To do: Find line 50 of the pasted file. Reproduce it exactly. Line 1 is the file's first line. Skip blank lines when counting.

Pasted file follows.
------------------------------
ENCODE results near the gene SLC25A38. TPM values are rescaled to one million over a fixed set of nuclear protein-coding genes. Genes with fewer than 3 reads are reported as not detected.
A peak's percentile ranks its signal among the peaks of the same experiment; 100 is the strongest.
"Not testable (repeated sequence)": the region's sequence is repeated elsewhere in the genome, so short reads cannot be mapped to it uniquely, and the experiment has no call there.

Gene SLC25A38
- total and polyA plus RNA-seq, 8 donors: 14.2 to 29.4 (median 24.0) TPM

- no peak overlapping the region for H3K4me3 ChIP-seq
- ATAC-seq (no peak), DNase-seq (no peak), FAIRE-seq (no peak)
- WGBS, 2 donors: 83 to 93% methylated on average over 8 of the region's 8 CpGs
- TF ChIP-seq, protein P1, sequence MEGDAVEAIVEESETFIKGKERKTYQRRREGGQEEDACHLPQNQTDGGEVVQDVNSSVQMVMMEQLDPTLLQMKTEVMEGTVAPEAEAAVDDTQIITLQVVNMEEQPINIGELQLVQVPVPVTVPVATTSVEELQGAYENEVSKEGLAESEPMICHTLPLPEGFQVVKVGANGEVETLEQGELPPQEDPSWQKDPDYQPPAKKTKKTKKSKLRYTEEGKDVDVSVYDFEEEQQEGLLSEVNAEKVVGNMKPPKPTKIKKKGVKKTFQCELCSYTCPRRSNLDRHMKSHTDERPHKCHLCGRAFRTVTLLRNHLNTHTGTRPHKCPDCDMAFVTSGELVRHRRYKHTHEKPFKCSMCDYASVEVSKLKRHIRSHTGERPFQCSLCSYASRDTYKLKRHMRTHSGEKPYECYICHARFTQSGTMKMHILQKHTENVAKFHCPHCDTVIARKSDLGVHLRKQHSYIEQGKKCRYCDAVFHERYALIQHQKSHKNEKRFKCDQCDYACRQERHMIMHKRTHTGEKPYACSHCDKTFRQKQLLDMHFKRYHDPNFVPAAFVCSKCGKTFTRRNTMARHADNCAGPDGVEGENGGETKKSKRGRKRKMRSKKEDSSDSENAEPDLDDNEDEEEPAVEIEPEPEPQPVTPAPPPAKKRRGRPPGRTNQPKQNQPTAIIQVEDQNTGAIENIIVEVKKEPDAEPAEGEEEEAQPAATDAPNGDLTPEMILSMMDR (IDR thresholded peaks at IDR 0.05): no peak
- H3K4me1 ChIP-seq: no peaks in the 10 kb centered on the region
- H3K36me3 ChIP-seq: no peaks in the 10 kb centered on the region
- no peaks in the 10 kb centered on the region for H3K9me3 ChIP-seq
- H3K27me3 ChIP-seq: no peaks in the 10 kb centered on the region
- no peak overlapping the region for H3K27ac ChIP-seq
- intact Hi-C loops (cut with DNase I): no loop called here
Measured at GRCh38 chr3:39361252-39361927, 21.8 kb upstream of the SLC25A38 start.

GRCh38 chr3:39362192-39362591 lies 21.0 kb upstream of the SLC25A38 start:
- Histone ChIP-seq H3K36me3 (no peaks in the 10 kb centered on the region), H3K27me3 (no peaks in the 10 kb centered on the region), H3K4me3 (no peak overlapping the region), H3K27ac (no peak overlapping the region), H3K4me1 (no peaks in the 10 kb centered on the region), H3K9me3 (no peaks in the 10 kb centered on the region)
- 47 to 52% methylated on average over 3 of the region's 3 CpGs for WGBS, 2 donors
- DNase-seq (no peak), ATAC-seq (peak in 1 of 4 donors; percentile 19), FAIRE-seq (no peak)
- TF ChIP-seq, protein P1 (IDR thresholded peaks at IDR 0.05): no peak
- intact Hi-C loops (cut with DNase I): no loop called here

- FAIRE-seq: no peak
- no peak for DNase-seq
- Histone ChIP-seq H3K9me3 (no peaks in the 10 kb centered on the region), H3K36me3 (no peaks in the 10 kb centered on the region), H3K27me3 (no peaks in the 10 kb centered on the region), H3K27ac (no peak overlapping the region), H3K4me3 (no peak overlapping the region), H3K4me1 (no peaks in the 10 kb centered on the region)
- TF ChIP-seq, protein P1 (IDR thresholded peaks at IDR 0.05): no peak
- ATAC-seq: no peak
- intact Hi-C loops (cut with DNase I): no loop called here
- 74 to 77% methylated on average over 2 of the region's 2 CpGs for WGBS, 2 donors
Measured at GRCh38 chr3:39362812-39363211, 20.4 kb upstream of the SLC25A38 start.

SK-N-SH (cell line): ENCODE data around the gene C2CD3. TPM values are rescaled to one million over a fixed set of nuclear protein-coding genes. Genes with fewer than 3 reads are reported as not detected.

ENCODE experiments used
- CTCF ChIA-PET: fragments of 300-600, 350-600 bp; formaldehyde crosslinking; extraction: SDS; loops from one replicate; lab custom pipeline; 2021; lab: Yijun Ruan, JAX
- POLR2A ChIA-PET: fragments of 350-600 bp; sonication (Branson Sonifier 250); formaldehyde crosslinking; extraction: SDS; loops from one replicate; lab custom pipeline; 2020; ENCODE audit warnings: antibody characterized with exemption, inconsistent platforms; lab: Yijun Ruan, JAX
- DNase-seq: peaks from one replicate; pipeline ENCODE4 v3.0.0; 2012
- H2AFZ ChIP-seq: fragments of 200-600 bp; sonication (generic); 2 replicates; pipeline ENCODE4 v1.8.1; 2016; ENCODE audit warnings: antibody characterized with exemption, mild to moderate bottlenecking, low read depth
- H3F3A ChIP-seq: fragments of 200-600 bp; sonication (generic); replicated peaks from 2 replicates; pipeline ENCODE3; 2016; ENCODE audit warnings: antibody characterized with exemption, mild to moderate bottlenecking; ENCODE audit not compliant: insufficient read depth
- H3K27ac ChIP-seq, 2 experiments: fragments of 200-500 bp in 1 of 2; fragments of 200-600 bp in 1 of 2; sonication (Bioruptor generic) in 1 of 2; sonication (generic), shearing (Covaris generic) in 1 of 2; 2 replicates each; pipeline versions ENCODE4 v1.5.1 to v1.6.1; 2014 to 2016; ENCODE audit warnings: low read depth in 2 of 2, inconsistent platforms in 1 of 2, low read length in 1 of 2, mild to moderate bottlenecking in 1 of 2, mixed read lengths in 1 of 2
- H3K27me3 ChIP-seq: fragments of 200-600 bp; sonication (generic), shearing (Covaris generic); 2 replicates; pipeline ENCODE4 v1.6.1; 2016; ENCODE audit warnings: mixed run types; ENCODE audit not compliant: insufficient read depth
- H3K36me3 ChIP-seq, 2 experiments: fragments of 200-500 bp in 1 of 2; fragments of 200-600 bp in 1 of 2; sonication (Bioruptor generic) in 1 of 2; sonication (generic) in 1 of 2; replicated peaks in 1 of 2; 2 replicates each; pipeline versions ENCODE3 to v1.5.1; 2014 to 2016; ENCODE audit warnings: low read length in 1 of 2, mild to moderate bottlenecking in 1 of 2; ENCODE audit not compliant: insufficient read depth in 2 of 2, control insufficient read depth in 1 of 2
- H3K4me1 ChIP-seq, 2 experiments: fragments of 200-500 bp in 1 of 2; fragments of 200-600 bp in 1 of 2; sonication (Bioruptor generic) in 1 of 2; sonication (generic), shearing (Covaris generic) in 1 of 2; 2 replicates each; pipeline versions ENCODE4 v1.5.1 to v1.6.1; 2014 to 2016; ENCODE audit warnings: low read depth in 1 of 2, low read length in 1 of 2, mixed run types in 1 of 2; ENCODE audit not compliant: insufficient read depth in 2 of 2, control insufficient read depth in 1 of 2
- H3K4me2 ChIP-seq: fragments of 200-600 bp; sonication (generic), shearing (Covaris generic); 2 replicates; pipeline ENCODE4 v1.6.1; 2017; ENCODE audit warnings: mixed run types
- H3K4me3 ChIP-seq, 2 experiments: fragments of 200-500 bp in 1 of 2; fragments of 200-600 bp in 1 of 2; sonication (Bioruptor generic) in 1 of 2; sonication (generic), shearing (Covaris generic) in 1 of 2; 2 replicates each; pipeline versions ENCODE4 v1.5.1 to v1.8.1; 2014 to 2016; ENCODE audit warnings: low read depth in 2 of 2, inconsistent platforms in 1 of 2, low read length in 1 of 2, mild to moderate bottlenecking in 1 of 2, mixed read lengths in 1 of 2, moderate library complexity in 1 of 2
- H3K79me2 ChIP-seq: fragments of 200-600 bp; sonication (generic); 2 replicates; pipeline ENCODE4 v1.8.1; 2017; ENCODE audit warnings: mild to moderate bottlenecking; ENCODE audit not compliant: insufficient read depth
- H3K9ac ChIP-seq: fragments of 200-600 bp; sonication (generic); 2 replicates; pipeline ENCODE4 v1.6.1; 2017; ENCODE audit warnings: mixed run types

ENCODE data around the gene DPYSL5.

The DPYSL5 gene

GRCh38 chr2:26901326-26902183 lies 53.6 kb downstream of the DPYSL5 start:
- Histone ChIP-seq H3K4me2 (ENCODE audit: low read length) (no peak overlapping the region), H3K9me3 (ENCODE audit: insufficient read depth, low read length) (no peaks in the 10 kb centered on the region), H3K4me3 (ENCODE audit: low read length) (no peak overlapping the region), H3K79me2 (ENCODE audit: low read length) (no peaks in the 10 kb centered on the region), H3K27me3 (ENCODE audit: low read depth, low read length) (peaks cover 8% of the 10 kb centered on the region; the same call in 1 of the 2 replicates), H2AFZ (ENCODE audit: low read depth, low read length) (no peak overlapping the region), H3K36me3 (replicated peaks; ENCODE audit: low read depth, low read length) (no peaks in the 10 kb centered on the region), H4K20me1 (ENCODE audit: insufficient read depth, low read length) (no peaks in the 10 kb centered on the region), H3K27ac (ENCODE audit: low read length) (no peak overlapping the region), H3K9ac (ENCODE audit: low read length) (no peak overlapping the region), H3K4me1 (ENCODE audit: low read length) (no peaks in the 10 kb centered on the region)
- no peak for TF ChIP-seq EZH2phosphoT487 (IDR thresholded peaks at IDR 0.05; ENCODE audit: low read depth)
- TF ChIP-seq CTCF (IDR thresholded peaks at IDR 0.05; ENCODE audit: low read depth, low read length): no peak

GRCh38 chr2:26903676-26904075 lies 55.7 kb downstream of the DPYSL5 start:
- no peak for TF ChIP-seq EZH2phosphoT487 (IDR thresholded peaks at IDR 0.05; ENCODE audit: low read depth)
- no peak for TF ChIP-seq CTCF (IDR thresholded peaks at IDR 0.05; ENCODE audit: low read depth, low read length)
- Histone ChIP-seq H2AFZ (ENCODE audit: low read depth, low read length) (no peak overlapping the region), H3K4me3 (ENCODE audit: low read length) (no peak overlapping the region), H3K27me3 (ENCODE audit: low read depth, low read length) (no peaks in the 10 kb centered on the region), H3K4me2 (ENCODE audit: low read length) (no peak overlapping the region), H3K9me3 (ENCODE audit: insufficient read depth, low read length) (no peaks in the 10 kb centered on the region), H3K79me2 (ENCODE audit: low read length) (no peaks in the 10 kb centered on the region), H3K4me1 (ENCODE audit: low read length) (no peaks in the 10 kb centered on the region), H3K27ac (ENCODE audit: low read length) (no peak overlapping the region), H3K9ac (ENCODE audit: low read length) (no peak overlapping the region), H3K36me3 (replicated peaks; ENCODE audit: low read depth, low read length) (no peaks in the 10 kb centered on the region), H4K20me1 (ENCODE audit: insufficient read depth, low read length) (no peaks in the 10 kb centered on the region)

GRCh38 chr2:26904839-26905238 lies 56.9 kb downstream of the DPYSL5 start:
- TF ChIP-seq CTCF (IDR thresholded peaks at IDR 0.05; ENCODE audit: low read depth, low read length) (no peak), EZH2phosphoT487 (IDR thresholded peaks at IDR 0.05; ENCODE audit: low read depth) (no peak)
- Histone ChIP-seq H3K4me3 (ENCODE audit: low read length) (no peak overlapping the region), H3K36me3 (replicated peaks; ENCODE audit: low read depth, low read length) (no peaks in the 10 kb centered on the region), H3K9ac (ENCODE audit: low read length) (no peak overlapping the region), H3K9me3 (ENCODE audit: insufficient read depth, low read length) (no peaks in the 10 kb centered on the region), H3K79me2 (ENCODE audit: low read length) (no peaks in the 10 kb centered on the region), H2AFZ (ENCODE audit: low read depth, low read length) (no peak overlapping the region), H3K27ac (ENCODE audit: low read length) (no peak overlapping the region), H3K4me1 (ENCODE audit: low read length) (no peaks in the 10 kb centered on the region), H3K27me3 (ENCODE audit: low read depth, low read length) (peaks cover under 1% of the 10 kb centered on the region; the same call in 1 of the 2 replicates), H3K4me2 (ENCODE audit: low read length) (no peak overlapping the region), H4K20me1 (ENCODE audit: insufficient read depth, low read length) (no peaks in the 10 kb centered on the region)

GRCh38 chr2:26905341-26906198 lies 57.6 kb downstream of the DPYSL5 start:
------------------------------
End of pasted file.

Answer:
- no peak for TF ChIP-seq EZH2phosphoT487 (IDR thresholded peaks at IDR 0.05; ENCODE audit: low read depth)